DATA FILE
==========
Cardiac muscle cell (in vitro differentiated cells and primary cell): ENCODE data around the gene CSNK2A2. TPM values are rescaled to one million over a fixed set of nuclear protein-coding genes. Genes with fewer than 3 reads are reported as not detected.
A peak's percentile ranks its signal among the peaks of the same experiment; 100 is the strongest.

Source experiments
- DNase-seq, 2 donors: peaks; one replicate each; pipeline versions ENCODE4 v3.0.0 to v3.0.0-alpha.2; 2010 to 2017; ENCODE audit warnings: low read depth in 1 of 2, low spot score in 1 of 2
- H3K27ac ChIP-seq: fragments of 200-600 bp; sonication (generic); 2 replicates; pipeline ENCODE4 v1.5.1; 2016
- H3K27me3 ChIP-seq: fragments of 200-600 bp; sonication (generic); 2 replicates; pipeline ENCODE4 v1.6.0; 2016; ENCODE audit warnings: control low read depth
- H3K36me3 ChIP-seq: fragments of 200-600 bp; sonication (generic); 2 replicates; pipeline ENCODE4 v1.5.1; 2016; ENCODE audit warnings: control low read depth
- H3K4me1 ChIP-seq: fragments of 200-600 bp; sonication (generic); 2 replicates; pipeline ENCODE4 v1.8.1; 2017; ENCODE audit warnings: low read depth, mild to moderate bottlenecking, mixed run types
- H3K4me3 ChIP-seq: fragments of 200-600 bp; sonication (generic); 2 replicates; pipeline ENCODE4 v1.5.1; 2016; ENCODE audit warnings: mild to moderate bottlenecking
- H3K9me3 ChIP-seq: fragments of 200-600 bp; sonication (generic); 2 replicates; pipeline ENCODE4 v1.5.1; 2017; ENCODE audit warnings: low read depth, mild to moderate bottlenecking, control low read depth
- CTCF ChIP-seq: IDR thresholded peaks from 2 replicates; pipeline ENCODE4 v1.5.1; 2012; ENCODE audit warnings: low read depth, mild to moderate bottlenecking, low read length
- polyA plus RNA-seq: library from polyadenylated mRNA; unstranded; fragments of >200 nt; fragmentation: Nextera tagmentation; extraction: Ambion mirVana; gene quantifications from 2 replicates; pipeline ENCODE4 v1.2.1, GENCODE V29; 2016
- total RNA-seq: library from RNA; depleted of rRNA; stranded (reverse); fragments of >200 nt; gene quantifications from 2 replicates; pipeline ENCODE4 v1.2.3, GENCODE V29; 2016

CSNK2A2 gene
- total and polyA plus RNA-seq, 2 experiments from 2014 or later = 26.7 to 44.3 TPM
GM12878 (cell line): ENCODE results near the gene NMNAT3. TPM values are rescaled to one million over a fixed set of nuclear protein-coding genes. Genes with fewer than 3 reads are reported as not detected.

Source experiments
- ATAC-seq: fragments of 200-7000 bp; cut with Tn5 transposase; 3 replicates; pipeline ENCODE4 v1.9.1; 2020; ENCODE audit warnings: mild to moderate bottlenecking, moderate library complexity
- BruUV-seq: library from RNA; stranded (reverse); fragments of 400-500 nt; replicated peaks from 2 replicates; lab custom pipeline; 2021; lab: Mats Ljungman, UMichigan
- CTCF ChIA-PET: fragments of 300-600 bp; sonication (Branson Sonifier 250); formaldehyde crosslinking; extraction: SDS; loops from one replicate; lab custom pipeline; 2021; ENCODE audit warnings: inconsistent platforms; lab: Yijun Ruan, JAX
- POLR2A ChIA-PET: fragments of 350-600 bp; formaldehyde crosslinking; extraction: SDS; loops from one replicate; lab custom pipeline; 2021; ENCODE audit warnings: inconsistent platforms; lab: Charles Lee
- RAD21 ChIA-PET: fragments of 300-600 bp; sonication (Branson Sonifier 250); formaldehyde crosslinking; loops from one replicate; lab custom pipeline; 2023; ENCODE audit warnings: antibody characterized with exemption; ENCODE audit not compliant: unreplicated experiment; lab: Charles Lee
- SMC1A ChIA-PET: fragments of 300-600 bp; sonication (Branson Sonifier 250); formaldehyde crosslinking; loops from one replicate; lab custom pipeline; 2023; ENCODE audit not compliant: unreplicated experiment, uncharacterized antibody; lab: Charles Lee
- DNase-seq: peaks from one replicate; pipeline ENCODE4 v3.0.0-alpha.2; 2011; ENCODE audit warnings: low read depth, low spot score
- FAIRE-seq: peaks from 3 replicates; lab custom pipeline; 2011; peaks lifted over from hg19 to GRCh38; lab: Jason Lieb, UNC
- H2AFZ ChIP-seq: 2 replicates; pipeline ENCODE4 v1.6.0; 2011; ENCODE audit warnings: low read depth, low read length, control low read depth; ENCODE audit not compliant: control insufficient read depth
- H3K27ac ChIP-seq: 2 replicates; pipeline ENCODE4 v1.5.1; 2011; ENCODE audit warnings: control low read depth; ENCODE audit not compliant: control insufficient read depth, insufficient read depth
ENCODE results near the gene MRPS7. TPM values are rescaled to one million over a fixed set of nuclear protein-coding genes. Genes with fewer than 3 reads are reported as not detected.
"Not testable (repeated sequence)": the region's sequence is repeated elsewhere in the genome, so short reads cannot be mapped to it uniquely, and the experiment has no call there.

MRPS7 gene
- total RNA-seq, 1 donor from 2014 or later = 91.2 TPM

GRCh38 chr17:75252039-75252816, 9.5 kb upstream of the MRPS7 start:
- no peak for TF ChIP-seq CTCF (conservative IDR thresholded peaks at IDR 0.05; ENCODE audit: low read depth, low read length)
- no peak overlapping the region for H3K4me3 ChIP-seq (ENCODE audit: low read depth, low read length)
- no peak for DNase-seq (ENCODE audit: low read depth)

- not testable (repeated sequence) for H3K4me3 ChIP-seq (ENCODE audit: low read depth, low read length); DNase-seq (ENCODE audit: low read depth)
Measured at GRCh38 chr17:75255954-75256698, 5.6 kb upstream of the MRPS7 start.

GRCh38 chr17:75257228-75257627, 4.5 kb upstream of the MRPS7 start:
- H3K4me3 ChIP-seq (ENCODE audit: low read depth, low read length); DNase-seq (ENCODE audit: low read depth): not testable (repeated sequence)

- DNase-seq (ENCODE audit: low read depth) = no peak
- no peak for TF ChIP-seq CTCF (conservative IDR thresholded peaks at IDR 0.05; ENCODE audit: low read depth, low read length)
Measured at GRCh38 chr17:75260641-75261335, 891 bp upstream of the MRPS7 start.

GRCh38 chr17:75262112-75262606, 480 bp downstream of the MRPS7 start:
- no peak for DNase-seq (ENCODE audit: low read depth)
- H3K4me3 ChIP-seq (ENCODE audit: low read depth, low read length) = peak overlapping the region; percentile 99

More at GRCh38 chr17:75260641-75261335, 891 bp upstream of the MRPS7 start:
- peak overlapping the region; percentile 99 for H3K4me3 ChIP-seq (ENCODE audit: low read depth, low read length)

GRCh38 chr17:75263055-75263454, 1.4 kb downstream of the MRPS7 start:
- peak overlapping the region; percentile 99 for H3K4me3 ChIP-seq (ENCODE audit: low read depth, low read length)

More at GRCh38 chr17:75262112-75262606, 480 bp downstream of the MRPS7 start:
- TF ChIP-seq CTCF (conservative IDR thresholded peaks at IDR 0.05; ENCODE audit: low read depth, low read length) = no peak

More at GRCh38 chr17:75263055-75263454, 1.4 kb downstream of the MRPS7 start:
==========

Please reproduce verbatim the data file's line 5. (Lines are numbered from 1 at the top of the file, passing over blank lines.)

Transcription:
- H3K27ac ChIP-seq: fragments of 200-600 bp; sonication (generic); 2 replicates; pipeline ENCODE4 v1.5.1; 2016